Super Positioning


As part of increasing you overall belly flying ability and to build the skills necessary to be able to perform some of the moves that have been developed as part of the 2-way, 3-way and 4-way dive pools, super positioning is a key ingredient. You will use a multitude of the basic belly flying skills, merging them together to fly one smooth movement which will have you start and ending in different positions in the tunnel/formation, a complex but fun set of drills.

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Super-positioning can be considered a dynamic belly-flying skill. The mixing together of multiple movements similar to belly-flying verticals adds to the complexity of belly-flight, yet ultimately produces a more capable and well-rounded flyer. Prior to learning super-positioning moves, you will need to be comfortable flying all of the eight points of motion on your belly. You should also be familiar with flying with another person as super-positioning usually requires you to have a second flyer in the tunnel with you for reference and to pick up grips.


The primary objective is to be able to safely and successfully perform some of the several different super-positioning moves, which consist of multiple inputs (for example, side-sliding and turning), moving a specified distance from start to finish, and rotating a specified number of degrees.

The ultimate goal is to be able to perform these moves without hesitation, in any direction, with any other flyer without any issues.


How you set up will depend on which type of super-positioning skill you are preparing to complete. If you are performing a skill that requires a side-slide or forward / backward movement, usually you will begin on one side of the tunnel so that you have enough space to be able to make a large enough move to get the truest feel of how it should be flown. If you are performing a move that requires an altitude change, then you will want to set up so that you are either low enough or high enough to leave enough workable room to travel in the direction you wish.

Other items to consider are:

  • When you are “building” a specific formation to begin and you are making a move to finish in a different formation with your partner, aim to set up so that you are at the correct level and that the “look” of the formation is correct and not built at an awkward or incorrect angle or shape.
  • Ensuring that each formation is built as exact as possible not only ensures proper training but it also ensures that the move you are about to make is as perfect-looking as possible.

Technique and Drills


Side-Slide & Turning (360º)

  • Begin on one side of the tunnel on a determined heading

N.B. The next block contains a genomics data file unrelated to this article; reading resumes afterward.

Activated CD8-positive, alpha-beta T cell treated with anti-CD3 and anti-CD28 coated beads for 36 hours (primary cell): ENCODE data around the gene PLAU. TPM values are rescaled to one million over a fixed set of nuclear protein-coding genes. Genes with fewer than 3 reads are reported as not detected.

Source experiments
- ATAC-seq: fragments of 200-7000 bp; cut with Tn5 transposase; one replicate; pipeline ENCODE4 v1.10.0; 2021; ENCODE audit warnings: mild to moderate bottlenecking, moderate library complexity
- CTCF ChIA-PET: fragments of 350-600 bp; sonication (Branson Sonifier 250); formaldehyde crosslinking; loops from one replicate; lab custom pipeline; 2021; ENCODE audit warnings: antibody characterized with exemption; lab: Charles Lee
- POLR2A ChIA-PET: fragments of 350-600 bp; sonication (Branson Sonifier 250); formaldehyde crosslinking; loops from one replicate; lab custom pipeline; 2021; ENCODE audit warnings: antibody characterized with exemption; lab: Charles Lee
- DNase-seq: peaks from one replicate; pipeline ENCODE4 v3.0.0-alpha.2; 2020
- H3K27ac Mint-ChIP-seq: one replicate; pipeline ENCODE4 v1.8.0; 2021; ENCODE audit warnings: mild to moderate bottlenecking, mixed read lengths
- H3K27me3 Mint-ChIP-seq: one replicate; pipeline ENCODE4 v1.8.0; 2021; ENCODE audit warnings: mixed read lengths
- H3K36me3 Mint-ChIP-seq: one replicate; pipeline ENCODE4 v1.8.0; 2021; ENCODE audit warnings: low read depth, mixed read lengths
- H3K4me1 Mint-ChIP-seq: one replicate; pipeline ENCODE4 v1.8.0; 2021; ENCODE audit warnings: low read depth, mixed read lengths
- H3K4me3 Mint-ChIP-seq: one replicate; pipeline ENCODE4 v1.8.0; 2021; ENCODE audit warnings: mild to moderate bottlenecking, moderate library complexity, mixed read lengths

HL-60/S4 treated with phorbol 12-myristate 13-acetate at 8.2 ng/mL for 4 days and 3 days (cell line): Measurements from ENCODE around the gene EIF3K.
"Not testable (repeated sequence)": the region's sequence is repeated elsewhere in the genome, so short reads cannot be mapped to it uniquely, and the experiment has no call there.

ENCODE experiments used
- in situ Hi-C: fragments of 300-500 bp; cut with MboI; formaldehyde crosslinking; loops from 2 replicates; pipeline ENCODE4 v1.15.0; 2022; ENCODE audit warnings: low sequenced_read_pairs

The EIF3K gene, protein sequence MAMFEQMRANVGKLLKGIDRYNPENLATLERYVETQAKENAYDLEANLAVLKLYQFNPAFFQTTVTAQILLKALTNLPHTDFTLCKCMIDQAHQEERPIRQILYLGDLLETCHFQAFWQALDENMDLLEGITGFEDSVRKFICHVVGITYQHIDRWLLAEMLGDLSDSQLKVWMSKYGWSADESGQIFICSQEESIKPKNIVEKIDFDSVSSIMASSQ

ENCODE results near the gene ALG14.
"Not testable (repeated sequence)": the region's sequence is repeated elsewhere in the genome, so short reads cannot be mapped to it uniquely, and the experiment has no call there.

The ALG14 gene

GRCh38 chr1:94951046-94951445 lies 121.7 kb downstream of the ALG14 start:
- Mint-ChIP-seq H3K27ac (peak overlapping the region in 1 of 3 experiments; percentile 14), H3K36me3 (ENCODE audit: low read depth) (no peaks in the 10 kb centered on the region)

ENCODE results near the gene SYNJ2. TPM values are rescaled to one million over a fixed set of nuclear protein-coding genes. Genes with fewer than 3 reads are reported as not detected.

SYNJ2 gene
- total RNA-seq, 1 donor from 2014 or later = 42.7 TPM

• First, initiate the side-slide to get moving
  • As the side-slide starts, begin a 360º turn
  • Ideally, once you are halfway across the tunnel, you should have completed half of your turn
  • Aim to keep visual contact with a reference point or another flyer if you have one flying with you. Once you are halfway across the tunnel and halfway around your turn, you will “head switch” so that as you continue the movement you can continue to keep visual contact with your reference.
  • As you approach the opposite side of the tunnel, you should also be completing your turn
  • Use the basic methods to stop the turn and the side-slide. You should finish on the opposite side of the tunnel that you started from, and should be facing the same direction
  • Continuously manage your body position so that you can maintain a constant altitude the entire time
  • Now practice going in the opposite direction


Side-Slide & Altitude Change

  • Begin on one side of the tunnel on a determined heading and low to the net
  • Begin with a side-slide toward the center of the tunnel
  • As you start moving, flatten your body position to begin an upward movement while still continuing to slide
  • Hold the two inputs until you pass halfway across the tunnel
  • As you approach the opposite side of the tunnel, you will need to stop your side-slide and maintain your arched position to maintain the altitude you finish at
  • This is a dynamic skill to learn as there are numerous variations with sliding left and raising up or sliding left and descending down. Try to learn all of the combinations and become familiar with all of them

Post-flight questions / suggestions

  • How did your performance match the initial objectives?
  • Were you able to maintain stability throughout each of the super-positioning moves?
  • Did you have a preferred skill or preferred direction to perform a certain skill?
  • What techniques did you feel comfortable with and what can you improve on during the next session?
  • How can you build on what you learned and practice some more difficult super-positioning moves?


Once you have completed some of the basic super-positioning moves, you will want to discuss and prepare with your coach some more technical moves. Becoming familiar and comfortable with these maneuvers will help you with your 3-way and 4-way flying, as some parts of the respective dive pools will require you to make moves very similar to those practiced. 

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The IBA distinguishes between the sport of indoor skydiving (engaged in by patrons with IBA accounts seeking approval of flight skills though the IBA's Flight Progression System) and recreational flying (engaged in by entertainment customers who do not intend to pursue approval of skills). While indoor skydiving is safe for all ages, the inherent risk of the activity is necessarily greater for those engaging in the sport of indoor skydiving, particularly as they progress through more sophisticated maneuvers.